During the advanced-analytics implementation, UtilityCo asset managers were asked to make changes to their management processes (see sidebar “Driving additional value from cross-asset optimization”). The key to addressing this issue was to engage the asset managers early on and bring them along as the solution was being developed.
Finally, incorporating advanced analytics into the processes for selecting assets for replacement and updating maintenance processes and policies based on model recommendation was an implementation and governance challenge. Engaging subject matter experts (SMEs) early and running pilots to test new processes gave UtilityCo confidence in its models’ abilities to meet its needs.
Several key ingredients contributed to the success of UtilityCo’s asset management transformation:
- Top-down leadership buy-in and push. Because implementing such a solution usually involves changes in processes across different departments, entailing new technologies, UtilityCo discovered that leadership buy-in and push from the top was critical for advanced-analytics adoption. For example, the vice presidents of T&D and IT joined biweekly sprint reviews to take stock of progress, encourage the team, and communicate the importance of the effort.
- Agile approach to working. By setting one- to two-week sprints and working collaboratively to achieve the goals for each sprint, the team had time to cocreate, bring along team members, and course-correct as needed without falling behind. As part of this, a cross-functional team of business and IT was key to making the implementation successful. For example, in a joint meeting with IT and business, a subject matter expert was able to provide guidance on which corrective work orders should be included in the data used to calculate the probability of failure for a given transmission transformer.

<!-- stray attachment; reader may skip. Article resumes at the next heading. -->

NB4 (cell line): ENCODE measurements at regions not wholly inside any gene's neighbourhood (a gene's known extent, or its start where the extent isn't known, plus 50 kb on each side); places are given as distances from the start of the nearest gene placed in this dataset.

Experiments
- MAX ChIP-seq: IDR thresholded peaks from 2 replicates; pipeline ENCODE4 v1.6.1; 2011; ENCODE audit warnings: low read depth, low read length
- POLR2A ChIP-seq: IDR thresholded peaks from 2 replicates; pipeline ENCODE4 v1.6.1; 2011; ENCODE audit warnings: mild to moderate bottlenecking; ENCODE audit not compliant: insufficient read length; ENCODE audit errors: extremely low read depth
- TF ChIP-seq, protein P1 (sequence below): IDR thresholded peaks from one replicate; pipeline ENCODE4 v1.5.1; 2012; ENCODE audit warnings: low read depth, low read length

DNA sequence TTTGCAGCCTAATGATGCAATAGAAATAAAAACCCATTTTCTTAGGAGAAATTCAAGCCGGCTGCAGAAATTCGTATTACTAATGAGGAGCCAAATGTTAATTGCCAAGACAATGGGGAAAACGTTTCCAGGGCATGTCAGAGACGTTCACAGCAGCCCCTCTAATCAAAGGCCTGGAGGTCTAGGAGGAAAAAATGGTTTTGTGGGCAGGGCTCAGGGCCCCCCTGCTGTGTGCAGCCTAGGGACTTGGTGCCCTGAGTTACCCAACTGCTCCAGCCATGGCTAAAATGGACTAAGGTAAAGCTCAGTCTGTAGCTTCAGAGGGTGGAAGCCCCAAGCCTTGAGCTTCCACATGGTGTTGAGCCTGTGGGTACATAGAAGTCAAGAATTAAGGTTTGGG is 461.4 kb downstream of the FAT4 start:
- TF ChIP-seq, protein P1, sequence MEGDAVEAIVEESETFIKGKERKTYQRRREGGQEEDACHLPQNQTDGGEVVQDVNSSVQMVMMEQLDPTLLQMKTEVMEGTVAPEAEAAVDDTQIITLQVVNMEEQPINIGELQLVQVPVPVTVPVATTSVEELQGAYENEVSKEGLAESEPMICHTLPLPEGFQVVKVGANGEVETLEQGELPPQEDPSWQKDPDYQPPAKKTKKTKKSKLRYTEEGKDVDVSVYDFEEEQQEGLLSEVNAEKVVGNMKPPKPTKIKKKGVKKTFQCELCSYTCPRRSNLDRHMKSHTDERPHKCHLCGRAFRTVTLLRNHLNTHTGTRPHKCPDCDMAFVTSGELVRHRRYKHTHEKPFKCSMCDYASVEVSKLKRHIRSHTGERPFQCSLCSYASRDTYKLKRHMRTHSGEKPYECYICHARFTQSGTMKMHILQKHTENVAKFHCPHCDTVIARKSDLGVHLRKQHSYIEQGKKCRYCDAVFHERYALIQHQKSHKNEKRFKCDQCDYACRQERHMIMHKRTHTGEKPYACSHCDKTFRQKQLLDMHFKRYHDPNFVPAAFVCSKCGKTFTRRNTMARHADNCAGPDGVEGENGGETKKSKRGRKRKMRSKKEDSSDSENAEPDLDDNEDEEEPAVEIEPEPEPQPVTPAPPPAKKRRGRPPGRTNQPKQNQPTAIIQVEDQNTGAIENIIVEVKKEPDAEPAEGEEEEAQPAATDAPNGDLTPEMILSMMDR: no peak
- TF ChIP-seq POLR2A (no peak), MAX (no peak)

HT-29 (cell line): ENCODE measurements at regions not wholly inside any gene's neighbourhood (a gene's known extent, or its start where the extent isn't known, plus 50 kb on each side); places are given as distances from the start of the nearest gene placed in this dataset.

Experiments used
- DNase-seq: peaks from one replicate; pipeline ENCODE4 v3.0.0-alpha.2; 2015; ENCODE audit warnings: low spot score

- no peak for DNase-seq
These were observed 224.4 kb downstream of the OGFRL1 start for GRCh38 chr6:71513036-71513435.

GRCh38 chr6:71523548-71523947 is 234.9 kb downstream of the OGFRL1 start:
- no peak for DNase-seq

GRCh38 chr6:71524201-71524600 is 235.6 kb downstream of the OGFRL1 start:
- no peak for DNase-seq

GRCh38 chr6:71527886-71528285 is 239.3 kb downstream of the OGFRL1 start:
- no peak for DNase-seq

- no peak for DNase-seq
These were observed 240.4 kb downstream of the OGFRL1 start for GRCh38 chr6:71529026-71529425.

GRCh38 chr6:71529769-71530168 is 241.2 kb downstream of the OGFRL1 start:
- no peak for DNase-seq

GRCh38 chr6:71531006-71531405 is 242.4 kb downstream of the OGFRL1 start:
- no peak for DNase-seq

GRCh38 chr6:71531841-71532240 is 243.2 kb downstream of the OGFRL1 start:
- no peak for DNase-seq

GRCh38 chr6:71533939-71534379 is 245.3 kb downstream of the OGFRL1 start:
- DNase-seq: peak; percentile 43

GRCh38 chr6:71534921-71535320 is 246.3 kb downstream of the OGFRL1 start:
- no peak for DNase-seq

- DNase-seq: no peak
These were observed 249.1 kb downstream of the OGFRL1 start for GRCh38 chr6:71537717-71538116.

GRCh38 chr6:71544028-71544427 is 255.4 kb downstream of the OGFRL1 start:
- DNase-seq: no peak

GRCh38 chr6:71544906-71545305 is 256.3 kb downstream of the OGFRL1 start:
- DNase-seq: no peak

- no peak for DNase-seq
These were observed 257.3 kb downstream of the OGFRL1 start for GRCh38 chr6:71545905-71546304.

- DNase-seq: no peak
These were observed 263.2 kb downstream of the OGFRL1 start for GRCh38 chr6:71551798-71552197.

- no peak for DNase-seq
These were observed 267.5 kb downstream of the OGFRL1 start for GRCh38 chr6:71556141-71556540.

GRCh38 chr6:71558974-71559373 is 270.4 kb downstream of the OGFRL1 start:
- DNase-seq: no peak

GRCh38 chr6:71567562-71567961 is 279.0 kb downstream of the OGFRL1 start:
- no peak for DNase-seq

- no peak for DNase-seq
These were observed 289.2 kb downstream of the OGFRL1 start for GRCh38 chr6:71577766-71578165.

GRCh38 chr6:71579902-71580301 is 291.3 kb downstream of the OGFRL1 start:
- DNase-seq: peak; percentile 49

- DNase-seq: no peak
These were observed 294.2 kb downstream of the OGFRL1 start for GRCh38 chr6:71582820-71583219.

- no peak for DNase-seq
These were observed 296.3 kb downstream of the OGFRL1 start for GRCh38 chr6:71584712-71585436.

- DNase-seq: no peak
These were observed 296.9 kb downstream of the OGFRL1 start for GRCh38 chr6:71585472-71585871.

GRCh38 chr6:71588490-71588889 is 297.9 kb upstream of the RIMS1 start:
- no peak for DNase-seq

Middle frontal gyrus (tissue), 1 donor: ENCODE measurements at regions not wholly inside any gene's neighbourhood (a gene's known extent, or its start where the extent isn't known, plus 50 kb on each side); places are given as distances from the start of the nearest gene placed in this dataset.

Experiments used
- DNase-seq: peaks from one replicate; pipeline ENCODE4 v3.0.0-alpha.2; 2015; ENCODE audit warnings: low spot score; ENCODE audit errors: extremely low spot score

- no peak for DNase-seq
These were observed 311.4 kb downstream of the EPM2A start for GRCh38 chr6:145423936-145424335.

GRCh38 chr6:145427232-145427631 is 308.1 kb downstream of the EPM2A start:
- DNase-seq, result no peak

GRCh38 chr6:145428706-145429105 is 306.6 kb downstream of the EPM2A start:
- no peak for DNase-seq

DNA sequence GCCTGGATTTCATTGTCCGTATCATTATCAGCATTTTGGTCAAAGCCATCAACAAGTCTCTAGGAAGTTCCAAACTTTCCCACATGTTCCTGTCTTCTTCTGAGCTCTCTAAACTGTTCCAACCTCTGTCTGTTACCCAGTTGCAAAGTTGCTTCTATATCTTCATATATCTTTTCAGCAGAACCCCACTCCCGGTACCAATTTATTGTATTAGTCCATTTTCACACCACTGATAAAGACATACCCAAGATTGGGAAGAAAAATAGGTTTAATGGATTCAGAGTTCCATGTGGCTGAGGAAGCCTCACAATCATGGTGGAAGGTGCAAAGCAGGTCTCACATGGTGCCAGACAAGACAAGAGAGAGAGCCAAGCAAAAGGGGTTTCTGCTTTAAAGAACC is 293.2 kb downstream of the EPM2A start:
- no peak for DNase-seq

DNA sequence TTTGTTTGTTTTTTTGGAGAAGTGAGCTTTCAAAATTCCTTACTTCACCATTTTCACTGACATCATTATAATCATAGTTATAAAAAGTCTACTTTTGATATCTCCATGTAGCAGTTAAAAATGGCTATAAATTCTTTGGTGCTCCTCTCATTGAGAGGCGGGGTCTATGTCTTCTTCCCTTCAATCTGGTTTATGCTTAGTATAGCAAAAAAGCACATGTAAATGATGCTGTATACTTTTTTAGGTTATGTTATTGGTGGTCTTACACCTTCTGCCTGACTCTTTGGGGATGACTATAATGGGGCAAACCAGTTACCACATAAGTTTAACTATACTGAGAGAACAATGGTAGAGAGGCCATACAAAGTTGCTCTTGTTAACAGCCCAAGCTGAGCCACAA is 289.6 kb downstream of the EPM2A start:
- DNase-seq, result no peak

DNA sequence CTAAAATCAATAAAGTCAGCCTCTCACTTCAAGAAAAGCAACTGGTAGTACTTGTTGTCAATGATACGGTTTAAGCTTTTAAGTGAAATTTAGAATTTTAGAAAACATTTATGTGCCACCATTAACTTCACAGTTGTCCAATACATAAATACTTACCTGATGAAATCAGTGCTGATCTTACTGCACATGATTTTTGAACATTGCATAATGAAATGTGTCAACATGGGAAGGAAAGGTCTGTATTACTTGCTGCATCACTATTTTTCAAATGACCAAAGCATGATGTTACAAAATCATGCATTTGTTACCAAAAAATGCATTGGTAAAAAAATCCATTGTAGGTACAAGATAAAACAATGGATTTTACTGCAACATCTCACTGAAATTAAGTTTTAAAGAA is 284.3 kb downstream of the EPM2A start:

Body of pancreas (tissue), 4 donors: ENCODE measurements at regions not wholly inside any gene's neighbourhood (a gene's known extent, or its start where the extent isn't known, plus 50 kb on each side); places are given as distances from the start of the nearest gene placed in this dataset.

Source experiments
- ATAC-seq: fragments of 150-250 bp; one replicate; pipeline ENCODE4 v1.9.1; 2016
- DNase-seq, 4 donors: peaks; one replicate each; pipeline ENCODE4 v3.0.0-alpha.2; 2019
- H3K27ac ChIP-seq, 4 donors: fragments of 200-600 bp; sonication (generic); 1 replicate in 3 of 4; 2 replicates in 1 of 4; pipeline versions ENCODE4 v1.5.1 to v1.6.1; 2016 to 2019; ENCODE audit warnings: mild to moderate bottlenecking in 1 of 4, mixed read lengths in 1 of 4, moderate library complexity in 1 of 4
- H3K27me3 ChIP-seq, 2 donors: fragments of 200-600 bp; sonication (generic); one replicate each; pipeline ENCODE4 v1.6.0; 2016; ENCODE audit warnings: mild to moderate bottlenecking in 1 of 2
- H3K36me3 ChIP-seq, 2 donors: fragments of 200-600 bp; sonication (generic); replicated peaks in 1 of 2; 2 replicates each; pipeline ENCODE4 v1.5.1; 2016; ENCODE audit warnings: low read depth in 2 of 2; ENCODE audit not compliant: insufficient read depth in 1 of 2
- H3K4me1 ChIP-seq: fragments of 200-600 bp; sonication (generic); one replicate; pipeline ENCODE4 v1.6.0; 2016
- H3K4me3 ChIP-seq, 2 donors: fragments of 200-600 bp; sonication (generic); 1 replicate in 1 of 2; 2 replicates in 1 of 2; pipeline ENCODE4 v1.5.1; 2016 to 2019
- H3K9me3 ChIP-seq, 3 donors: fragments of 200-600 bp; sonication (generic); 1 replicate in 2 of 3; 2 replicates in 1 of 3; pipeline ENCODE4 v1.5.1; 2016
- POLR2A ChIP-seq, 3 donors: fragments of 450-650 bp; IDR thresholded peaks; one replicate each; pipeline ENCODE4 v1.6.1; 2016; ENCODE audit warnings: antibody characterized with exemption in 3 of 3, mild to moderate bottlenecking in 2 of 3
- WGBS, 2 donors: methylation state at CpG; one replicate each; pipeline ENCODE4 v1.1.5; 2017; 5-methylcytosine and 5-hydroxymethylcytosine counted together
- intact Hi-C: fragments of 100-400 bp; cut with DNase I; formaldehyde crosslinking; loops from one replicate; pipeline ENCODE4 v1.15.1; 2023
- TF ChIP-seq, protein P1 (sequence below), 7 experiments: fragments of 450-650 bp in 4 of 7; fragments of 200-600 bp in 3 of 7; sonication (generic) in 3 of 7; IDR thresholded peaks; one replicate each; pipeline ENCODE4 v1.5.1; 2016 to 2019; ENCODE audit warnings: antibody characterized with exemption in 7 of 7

- Not letting perfection be the enemy of getting started. It was more important for UtilityCo to get started with the data that were available and demonstrate some economic impact than to get everything perfect (or build a big data lake) before starting. For example, UtilityCo started with proof of concept for two assets to demonstrate the value before scaling to more assets.
- Change management. Asset managers typically have years of experience managing assets and follow specific procedures and policies. As a result, UtilityCo found it difficult to convince its managers to take recommendations from machine-learning models. For example, when it came to replacing underground cables, UtilityCo asset managers were accustomed to the three-strike rule—in which a cable is replaced after three failures within a 24-month period—and it was a difficult task to convince them to replace a cable that had a high probability of failure but no previous failures. One successful strategy was to involve the team from the beginning and bring them along in the process of building the models.
UtilityCo transformed its asset management strategy from a manual process that used very limited data to make asset replacement decisions and a preventative, one-size-fits-all maintenance approach into a strategy that leverages extensive data and advanced analytics to make replacement and repair decisions based on asset risk. In making this change, UtilityCo unlocked significant savings in capital expenditures and operating expenses while increasing reliability for customers and regulators.